Sir John Suckling Turns 400!

Very few sports, hobbies, or games can claim descent from a 400-year-old swashbuckling literary wannabe—but cribbage does! The world’s greatest card game was invented in the 1600s by Sir John Suckling, a poet and knight who was a bit of a rogue. Born on February 10, 1609, Sir John will soon turn 400. The American Cribbage Congress and the Sands Regency Casino Hotel will celebrate the quadricentennial of our patron saint/sinner during the world’s largest cribbage tournament on February 6–8. Over 1,000 cribbage players will gather in Reno NV to battle for top honors and the $10,000 first-place prize money (with an aggregate purse in all events estimated at a quarter million dollars). Here are some cool ways to celebrate Sir John’s 400th birthday.

Meet the Sucklings

When Sir John Suckling died in 1642, he fortunately had had the good sense to reproduce. Ever since, the Sucklings have been a prolific bunch, and there are several branches of the family living today in Britain and the United States. While we tried (and unfortunately failed) to entice some of his descendants to attend the ACC Open in Reno next month, rumor has it that Sir John himself might make an appearance!

That 29-Thing You Do

Do you think that Sir John Suckling ever held a 29-hand? Have you? Here’s an easy way to make sure that the next “29” you get is a profitable one. Enter CW Contest #3 by submitting on a postcard any whole number between 1 and 216,580 that contains a “29.” If you submit the lowest whole number containing “29” that isn’t submitted by anyone else, you will win a $50.29 Applebee’s gift card. Mail entries to CW Contest #3, P.O. Box 313, Ada MI 49301-0313. See full rules in the December Cribbage World, page 26.

1609 Was a Very Good Year

Sir John Suckling was born 400 years ago next month. To honor the year of his birth—1609—all players who get a 16-hand/9-crib combination during the 22-game qualifying round of the JPW/ACC Open on Saturday, February 7, will receive a commemorative Sir John Suckling postcard and a Sands cribbage t-shirt. In addition, from this group of players we will draw one grand prize winner—a weekend suite at the Sands Regency during the July or November 2009 tournament.

Peg for the Gold

It goes without saying that the best way to celebrate the 400th birthday of Sir John Suckling is to come to Reno to play in—and win—the JPW/ACC Open on February 7–8. First place is worth a cool ten grand! And while you’re at it, why not come a day early and play in the Tournament of Champions on Friday, February 6. The ACC Open entry form may be found on the centerfold of the December Cribbage World. TOC invitations and entry forms were (e)mailed in November. The deadline for signing up is January 23, which may be done via mail or online at

Share Suckling with a Friend

Many years ago, the ACC tried to convince the U.S. Postal Service to issue a stamp in honor of Sir John Suckling. Despite yeoman efforts by many members to gather signatures, the idea was rejected because of, shall we say, Sir John’s character flaws. Not to worry, Sir John is at last getting his postal recognition: a special postmark honoring his 400th birthday at the world’s largest cribbage tournament. The Reno post office will set up a retail office at the Sands and make the postmark available to all players on Saturday, February 7. You can send a letter to a friend back home, mail your souvenirs home so you don’t have to lug them on the airplane, or simply get a cribbage keepsake. If you cannot attend the ACC Open, this postmark will also be available by sending a SASE to Cribbage Station, Postmaster, 2000 Vassar St, Reno NV 89510-9998. See full instructions in the December Cribbage World, page 4.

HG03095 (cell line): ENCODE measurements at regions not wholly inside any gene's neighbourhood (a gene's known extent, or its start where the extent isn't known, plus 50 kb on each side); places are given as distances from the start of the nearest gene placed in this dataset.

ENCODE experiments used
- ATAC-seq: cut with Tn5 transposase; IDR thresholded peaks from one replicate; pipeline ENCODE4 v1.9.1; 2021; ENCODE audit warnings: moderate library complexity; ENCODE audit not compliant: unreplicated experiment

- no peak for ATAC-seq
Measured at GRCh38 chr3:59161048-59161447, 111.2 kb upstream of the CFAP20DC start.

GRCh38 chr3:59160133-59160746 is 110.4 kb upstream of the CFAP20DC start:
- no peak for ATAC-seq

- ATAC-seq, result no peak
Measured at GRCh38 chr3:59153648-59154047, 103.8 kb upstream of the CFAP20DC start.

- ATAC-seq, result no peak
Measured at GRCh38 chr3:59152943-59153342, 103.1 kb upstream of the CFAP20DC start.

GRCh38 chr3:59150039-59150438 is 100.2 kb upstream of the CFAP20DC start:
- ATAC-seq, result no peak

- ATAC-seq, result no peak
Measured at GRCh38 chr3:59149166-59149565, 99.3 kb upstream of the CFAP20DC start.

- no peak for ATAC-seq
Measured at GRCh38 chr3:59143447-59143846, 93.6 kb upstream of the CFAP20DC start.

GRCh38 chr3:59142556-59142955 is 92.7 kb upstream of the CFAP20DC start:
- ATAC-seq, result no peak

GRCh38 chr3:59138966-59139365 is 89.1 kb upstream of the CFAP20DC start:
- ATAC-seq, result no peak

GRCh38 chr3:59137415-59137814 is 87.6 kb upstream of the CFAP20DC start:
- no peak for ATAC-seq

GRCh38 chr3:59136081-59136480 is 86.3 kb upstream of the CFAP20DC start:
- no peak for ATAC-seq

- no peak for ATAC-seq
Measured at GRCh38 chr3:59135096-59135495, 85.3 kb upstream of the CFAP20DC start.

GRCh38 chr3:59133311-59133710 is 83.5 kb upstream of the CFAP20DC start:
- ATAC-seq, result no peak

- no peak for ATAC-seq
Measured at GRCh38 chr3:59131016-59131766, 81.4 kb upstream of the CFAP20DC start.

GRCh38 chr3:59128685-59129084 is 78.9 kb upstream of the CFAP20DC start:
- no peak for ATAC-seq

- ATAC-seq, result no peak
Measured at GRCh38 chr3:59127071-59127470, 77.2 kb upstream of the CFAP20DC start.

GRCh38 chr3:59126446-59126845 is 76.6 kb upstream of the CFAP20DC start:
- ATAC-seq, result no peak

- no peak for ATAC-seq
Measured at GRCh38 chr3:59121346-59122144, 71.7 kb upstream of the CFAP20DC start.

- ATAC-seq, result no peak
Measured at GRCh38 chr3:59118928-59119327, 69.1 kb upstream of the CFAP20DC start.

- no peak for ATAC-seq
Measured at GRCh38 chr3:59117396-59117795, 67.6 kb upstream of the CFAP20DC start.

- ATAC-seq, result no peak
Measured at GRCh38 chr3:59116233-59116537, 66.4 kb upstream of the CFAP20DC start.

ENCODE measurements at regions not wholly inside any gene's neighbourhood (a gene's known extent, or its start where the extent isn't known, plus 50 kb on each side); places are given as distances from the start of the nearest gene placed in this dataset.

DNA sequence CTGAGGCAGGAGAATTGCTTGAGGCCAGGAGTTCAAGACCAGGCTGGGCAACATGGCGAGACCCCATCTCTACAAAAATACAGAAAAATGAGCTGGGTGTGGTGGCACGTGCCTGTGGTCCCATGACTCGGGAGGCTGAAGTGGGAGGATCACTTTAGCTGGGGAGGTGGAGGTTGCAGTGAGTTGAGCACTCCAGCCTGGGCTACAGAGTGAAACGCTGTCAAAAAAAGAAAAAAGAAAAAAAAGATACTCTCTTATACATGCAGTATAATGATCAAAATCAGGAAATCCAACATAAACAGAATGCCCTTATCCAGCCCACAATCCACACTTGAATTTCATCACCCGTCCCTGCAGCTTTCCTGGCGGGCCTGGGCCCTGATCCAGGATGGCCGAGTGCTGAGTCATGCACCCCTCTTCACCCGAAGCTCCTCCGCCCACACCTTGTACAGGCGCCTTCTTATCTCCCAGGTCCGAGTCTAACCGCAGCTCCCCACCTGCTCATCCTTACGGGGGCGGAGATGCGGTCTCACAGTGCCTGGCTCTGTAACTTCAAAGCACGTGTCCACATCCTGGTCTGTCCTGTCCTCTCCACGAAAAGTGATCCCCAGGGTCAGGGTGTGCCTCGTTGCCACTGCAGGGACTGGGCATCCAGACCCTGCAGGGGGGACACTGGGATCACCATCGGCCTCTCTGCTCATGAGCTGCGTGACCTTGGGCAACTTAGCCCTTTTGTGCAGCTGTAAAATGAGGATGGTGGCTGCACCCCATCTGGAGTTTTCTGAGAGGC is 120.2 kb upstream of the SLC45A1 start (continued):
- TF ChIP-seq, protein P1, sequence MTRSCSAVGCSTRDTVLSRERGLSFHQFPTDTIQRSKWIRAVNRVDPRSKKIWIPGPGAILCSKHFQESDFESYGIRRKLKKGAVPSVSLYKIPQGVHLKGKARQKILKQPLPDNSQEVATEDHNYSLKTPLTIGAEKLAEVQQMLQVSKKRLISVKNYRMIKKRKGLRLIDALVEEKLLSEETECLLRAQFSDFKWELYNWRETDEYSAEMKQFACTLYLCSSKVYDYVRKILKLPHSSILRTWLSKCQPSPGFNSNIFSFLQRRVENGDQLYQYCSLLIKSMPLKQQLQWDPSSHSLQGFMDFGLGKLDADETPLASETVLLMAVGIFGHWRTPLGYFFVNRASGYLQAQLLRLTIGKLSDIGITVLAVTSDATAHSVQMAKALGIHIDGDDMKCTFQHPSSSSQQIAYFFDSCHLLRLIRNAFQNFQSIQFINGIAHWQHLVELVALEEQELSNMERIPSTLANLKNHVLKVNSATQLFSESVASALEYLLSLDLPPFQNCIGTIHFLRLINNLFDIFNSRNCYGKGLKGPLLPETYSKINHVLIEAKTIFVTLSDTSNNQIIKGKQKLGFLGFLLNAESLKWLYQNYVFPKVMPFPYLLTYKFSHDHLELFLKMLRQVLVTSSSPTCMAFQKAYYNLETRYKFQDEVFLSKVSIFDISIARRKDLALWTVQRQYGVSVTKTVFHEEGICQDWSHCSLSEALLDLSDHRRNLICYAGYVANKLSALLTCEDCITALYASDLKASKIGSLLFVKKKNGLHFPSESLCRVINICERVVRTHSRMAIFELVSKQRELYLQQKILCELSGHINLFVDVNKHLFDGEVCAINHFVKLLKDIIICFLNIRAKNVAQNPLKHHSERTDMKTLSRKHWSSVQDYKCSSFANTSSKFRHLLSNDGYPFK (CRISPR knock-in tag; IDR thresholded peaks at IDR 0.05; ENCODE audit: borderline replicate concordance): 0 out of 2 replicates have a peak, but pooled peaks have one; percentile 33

Poke Fun at the Cribbage Bard

What better way to celebrate the 400th birthday of the inventor of the world’s greatest card game than by poking fun at him! Enter CW Contest #4 by writing a cribbage-themed parody of Sir John Suckling’s most famous poem—“Why so pale and wan, fond lover?”—and win fame (your parody will be printed in the March Cribbage World) and fortune (a $50.29 Outback gift card). Mail your winning entry to CW Contest #4, P.O. Box 313, Ada MI 49301-0313. Full rules were published in the December Cribbage World, page 27, and are supplemented here: entries will be judged on their (a) cribbage theme, (b) faithfulness to Suckling’s poetic structure, (c) humor, and (d) originality. The decision of the judges is final.

Why so pale and wan, fond lover?
  Prithee, why so pale?
Will, when looking well can’t move her,
  Looking ill prevail?
  Prithee, why so pale?

Why so dull and mute, young sinner?
  Prithee, why so mute?
Will, when speaking well can’t win her,
  Saying nothing do’t?
  Prithee, why so mute?

Quit, quit, for shame, this will not move:
  This cannot take her.
If of herself she cannot love,
  Nothing can make her:
  The devil take her!

Visit Sir John at the Frick

The elegant galleries of the Frick Collection—an internationally renowned museum that is one of New York City’s most remarkable cultural treasures—is housed in the former mansion of industrialist Henry Clay Frick. It contains some of the most exceptional works of Western art. Ranging from the Renaissance through the late nineteenth century, the collection includes works by celebrated artists such as Goya, El Greco, Holbein, Manet, Monet, Rembrandt, Renoir, Titian, Vermeer, and Whistler, as well as fine French porcelains, Italian bronzes, sculptures, and period furniture. Among the many beautiful portraits on permanent view in the Oval Room of the Frick Collection is Van Dyck’s painting of Sir John Suckling, inventor of cribbage. This oil-on-canvas portrait measures 85½" x 51¼" and was painted between 1632 and 1641. (Note: this painting will be temporarily off view from February to May 2009.) For further information, go to

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